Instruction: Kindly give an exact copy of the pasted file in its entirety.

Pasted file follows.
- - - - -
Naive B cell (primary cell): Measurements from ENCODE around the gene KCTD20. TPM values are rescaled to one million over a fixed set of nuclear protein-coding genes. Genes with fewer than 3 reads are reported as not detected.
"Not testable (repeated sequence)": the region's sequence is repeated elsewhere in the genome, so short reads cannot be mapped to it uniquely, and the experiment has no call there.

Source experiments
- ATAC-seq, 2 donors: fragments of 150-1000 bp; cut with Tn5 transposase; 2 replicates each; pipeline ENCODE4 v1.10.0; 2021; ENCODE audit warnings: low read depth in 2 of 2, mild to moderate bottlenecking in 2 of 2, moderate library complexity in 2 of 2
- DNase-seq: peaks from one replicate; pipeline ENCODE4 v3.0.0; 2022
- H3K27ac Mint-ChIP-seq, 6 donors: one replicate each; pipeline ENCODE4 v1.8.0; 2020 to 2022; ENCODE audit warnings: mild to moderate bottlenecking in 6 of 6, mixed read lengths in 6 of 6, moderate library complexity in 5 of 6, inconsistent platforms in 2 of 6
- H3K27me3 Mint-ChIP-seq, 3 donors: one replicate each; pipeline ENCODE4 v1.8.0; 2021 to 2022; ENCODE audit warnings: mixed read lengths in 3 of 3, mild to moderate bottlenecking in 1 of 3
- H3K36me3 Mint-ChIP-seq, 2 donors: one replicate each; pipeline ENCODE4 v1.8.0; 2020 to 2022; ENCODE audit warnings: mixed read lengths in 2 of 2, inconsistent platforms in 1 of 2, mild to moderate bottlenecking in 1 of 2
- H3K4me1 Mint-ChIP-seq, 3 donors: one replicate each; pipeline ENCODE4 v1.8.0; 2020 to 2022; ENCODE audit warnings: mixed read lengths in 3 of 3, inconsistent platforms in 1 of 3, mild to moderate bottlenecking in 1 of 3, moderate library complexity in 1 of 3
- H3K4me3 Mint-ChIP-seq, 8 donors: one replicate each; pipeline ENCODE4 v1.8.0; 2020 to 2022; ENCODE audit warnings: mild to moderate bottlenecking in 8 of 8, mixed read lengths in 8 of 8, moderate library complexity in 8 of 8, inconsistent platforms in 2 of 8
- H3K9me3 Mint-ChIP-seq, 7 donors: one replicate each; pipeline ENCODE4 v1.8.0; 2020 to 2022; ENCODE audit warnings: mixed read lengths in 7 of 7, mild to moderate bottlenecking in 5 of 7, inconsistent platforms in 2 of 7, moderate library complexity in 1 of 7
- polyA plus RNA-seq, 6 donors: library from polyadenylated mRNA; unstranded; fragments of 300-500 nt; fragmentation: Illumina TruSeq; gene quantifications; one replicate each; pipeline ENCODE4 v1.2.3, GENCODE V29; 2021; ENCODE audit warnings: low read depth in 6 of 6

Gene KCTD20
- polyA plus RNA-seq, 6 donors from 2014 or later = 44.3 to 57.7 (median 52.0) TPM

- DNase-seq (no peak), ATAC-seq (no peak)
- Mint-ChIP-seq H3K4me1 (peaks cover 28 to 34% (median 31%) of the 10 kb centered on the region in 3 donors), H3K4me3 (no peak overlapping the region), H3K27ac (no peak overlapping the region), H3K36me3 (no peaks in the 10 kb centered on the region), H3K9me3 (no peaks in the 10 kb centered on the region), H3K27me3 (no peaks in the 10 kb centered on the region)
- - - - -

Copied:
Naive B cell (primary cell): Measurements from ENCODE around the gene KCTD20. TPM values are rescaled to one million over a fixed set of nuclear protein-coding genes. Genes with fewer than 3 reads are reported as not detected.
"Not testable (repeated sequence)": the region's sequence is repeated elsewhere in the genome, so short reads cannot be mapped to it uniquely, and the experiment has no call there.

Source experiments
- ATAC-seq, 2 donors: fragments of 150-1000 bp; cut with Tn5 transposase; 2 replicates each; pipeline ENCODE4 v1.10.0; 2021; ENCODE audit warnings: low read depth in 2 of 2, mild to moderate bottlenecking in 2 of 2, moderate library complexity in 2 of 2
- DNase-seq: peaks from one replicate; pipeline ENCODE4 v3.0.0; 2022
- H3K27ac Mint-ChIP-seq, 6 donors: one replicate each; pipeline ENCODE4 v1.8.0; 2020 to 2022; ENCODE audit warnings: mild to moderate bottlenecking in 6 of 6, mixed read lengths in 6 of 6, moderate library complexity in 5 of 6, inconsistent platforms in 2 of 6
- H3K27me3 Mint-ChIP-seq, 3 donors: one replicate each; pipeline ENCODE4 v1.8.0; 2021 to 2022; ENCODE audit warnings: mixed read lengths in 3 of 3, mild to moderate bottlenecking in 1 of 3
- H3K36me3 Mint-ChIP-seq, 2 donors: one replicate each; pipeline ENCODE4 v1.8.0; 2020 to 2022; ENCODE audit warnings: mixed read lengths in 2 of 2, inconsistent platforms in 1 of 2, mild to moderate bottlenecking in 1 of 2
- H3K4me1 Mint-ChIP-seq, 3 donors: one replicate each; pipeline ENCODE4 v1.8.0; 2020 to 2022; ENCODE audit warnings: mixed read lengths in 3 of 3, inconsistent platforms in 1 of 3, mild to moderate bottlenecking in 1 of 3, moderate library complexity in 1 of 3
- H3K4me3 Mint-ChIP-seq, 8 donors: one replicate each; pipeline ENCODE4 v1.8.0; 2020 to 2022; ENCODE audit warnings: mild to moderate bottlenecking in 8 of 8, mixed read lengths in 8 of 8, moderate library complexity in 8 of 8, inconsistent platforms in 2 of 8
- H3K9me3 Mint-ChIP-seq, 7 donors: one replicate each; pipeline ENCODE4 v1.8.0; 2020 to 2022; ENCODE audit warnings: mixed read lengths in 7 of 7, mild to moderate bottlenecking in 5 of 7, inconsistent platforms in 2 of 7, moderate library complexity in 1 of 7
- polyA plus RNA-seq, 6 donors: library from polyadenylated mRNA; unstranded; fragments of 300-500 nt; fragmentation: Illumina TruSeq; gene quantifications; one replicate each; pipeline ENCODE4 v1.2.3, GENCODE V29; 2021; ENCODE audit warnings: low read depth in 6 of 6

Gene KCTD20
- polyA plus RNA-seq, 6 donors from 2014 or later = 44.3 to 57.7 (median 52.0) TPM

- DNase-seq (no peak), ATAC-seq (no peak)
- Mint-ChIP-seq H3K4me1 (peaks cover 28 to 34% (median 31%) of the 10 kb centered on the region in 3 donors), H3K4me3 (no peak overlapping the region), H3K27ac (no peak overlapping the region), H3K36me3 (no peaks in the 10 kb centered on the region), H3K9me3 (no peaks in the 10 kb centered on the region), H3K27me3 (no peaks in the 10 kb centered on the region)